Apfel, 226 F.3d 291, 308 (4th Cir. 2000)).

Applying these principles, the plain meaning of the law enforcement proviso compels the holding we reach today. See Panel Op. at 6 ("[W]e decline to import a requirement that an officer commit the tort in the course of an investigative or law enforcement activity and hold instead that the law enforcement proviso waives immunity whenever the two conditions specified by the plain language are satisfied.").* Those courts that have strayed from the plain language to import a limitation not otherwise expressed in the statute have failed to persuasively explain how the text of the statute admits of any ambiguity. In Pooler, the Third Circuit did not address whether the statute was ambiguous but instead merely "read" the limitation into the statute to better accord with its view of what "Congress intended." 787 F.2d at 872. In Orsay, the Ninth Circuit found that the statute was ambiguous because it was "reasonably susceptible" to multiple interpretations but failed to explain how the meaning of the language employed in the statute was anything other than plain. 289 F.3d at 1134.

Noting that "any ambiguities in the scope of the government's waiver must be construed in favor of immunity," the court proceeded directly to a discussion of Congress's intent and the legislative history, without addressing the plain language of the statute. Id. at 1133-35.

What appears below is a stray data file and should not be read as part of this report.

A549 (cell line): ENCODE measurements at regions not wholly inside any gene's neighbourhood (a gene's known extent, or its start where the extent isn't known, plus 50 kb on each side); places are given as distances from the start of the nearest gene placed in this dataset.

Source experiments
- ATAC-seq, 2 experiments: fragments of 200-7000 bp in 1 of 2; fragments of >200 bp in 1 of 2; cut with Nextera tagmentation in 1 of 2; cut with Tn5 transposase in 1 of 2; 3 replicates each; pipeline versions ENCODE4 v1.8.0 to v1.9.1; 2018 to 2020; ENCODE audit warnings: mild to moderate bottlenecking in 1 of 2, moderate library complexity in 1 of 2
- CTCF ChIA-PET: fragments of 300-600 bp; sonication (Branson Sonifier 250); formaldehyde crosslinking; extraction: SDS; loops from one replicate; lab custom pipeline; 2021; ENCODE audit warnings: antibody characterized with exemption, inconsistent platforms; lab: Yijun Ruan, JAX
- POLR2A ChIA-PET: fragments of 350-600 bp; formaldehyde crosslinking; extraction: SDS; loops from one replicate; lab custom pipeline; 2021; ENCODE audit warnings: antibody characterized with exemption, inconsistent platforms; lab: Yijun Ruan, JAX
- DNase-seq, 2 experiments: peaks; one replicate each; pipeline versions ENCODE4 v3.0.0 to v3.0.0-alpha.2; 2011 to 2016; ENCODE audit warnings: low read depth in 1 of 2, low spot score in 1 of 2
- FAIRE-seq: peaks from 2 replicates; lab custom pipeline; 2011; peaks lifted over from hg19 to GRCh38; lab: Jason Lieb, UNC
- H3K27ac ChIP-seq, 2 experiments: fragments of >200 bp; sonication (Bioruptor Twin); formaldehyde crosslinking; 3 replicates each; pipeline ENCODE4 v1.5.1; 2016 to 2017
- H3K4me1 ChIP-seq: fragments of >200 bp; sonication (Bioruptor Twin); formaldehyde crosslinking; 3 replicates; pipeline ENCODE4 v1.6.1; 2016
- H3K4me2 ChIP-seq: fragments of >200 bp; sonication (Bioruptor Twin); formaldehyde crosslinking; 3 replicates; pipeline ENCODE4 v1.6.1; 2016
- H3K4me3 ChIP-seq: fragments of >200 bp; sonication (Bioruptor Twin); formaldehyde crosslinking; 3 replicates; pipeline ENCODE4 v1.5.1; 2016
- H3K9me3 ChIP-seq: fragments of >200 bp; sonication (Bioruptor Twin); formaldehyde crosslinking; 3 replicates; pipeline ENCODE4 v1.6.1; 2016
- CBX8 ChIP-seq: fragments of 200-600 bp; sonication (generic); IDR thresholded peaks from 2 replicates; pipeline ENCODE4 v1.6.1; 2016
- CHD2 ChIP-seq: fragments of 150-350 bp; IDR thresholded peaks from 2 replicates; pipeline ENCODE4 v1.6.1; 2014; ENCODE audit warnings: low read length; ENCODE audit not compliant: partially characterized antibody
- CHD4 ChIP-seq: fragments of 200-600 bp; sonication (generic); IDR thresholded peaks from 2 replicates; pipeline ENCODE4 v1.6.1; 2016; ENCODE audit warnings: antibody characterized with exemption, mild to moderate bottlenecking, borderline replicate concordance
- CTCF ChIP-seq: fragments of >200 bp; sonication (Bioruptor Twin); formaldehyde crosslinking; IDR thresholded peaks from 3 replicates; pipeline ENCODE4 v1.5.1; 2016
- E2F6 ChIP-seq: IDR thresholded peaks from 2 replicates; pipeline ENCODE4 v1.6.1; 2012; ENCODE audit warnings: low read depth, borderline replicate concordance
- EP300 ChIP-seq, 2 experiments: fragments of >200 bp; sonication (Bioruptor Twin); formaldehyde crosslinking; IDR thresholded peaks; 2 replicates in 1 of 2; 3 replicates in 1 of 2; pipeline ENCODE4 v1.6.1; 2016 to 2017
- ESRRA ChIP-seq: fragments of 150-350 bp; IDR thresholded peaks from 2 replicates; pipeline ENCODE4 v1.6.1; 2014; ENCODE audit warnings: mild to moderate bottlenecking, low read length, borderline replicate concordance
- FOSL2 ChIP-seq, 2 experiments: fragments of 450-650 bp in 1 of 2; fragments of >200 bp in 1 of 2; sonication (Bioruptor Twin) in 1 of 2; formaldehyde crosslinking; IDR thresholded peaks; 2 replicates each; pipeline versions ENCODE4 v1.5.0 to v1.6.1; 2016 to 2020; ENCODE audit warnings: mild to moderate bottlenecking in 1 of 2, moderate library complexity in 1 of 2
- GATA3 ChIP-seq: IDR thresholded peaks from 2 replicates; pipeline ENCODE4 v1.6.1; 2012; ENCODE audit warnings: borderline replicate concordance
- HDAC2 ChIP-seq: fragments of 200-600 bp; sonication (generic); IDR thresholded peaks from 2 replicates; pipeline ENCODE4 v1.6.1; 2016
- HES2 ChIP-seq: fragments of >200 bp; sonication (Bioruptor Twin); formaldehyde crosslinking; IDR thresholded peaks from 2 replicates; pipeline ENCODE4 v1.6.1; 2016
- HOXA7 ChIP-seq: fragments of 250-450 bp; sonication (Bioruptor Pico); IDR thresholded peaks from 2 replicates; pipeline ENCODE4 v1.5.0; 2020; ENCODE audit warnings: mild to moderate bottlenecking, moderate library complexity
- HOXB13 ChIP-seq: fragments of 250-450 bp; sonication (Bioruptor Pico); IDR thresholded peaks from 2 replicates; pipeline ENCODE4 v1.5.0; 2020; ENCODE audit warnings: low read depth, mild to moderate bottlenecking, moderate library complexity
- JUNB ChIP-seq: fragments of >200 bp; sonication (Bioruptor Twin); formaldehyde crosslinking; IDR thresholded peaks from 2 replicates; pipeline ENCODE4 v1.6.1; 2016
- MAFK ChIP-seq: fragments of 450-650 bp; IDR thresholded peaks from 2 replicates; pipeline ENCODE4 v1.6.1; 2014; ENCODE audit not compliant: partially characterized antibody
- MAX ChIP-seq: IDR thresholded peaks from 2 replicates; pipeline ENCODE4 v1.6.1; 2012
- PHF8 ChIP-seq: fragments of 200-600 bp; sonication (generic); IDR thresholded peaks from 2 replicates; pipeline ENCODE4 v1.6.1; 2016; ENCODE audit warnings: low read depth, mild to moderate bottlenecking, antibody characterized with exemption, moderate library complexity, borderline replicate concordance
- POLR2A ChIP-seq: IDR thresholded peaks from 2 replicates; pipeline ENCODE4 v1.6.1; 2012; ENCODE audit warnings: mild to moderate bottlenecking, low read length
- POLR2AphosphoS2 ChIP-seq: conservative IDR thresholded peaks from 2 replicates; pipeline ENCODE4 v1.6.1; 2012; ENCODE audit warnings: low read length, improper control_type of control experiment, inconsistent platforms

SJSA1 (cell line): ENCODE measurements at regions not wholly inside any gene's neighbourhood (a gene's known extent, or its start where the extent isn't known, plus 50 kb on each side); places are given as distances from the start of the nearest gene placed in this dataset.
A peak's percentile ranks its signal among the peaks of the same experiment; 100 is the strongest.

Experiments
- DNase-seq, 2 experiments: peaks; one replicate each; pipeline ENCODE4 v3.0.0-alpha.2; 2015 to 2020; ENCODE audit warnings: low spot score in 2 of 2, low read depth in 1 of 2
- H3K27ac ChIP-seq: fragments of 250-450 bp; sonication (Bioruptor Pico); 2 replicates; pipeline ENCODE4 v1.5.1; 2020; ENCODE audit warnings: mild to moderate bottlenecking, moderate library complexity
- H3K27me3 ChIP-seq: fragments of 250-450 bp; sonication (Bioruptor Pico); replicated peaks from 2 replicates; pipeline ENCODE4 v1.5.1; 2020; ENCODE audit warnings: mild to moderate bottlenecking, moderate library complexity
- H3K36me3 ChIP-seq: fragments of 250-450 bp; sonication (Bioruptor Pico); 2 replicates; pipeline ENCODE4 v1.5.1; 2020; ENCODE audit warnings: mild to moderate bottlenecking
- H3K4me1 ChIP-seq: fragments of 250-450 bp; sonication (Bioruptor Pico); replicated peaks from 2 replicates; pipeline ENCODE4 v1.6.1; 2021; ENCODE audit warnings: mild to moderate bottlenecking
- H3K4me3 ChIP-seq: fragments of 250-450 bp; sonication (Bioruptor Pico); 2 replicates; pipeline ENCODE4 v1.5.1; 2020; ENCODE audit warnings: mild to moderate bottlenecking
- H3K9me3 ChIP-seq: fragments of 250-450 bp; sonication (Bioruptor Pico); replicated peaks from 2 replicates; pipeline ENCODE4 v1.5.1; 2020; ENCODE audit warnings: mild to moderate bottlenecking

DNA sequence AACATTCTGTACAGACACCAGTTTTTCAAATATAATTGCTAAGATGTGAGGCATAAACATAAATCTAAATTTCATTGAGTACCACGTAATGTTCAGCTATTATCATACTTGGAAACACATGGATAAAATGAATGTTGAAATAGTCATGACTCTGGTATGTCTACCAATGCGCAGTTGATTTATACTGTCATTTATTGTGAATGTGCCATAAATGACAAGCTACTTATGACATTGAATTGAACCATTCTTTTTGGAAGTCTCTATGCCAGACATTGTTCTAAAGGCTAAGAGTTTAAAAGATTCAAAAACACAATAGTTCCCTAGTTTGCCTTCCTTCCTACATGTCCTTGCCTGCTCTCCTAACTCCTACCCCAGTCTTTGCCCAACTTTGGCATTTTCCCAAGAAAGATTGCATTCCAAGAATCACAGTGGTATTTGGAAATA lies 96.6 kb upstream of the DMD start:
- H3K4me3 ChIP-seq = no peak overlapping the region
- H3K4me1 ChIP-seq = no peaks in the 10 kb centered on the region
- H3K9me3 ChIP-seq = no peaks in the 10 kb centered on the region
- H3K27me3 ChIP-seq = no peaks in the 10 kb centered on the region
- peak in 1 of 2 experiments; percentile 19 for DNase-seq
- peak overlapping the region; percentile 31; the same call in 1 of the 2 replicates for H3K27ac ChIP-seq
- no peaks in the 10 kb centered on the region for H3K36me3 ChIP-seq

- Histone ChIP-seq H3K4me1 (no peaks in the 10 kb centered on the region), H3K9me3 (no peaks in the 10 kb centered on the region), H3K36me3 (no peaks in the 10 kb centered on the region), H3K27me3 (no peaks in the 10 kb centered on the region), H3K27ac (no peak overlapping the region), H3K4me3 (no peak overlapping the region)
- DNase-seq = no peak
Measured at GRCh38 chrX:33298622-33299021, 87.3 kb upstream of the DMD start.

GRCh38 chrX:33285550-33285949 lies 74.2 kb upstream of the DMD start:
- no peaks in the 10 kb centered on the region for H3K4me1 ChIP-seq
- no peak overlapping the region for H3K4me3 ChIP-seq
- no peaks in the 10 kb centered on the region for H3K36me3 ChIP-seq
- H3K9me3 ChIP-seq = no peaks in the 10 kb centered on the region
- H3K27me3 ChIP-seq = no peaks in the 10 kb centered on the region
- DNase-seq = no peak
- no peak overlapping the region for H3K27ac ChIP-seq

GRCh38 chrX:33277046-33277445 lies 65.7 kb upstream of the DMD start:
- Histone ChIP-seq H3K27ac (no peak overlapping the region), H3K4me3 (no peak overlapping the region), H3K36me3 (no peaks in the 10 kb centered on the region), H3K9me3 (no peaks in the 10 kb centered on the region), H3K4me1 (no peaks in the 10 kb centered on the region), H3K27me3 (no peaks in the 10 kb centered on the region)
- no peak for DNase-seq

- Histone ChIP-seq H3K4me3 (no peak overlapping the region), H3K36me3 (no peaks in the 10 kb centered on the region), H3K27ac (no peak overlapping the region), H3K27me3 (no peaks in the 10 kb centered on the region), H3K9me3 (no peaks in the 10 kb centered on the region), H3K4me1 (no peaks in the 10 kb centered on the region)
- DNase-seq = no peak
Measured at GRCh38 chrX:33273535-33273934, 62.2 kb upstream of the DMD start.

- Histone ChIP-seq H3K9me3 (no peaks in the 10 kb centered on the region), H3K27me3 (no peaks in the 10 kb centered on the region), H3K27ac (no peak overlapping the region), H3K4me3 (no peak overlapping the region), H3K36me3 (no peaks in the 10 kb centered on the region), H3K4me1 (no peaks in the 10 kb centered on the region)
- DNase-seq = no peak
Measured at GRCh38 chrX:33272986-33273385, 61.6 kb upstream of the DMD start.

I agree with Judge Floyd, however, that "[w]here as here, the text of the statute is unambiguous, we should not engage *As Judge Floyd notes, "the proviso does not relax the FTCA's jurisdictional mandate requiring that torts be committed within the scope of employment." Panel Op. at 6. The scope of employment requirement, however, may do little to remedy the incongruity of treating law enforcement officers differently from other federal employees when assessing the sovereign's liability under the FTCA. If anything, resorting to state law to determine whether a federal employee's conduct is within the scope of employment is likely to lead to disparate results based on differences in the law from state to state. Moreover, as is the case here, the scope of employment question may present factual disputes that preclude early resolution. In short, the scope of employment requirement is no substitute for a limiting principle that avoids the inconsistent application of sovereign immunity created by the law enforcement proviso. Nevertheless, I agree with my colleagues that our authority does not extend so far as to impose such a limiting principle in this case. in an analysis of legislative history to fabricate ambiguity." Panel Op. at 6. Instead, we must apply the plain meaning of the statute unless the result would be absurd. While the inconsistent treatment of investigative and law enforcement officers and other federal employees may well be arbitrary and unreasonable, I cannot say that the result is so absurd as to "shock the general moral or common sense." See Md. State Dep't of Educ., 98 F.3d at 169 (quotation omitted). To the contrary, although I am troubled by the manner in which the statute parses liability for workplace torts committed by federal employees, it is certainly plausible that Congress intended to hold law enforcement officers to a higher standard given the important trust society places in them. When the language of a statute is subject to a plausible construction, we are compelled to follow the plain meaning. See Sunterra, 361 F.3d at 268. Accordingly, I concur in Judge Floyd's opinion.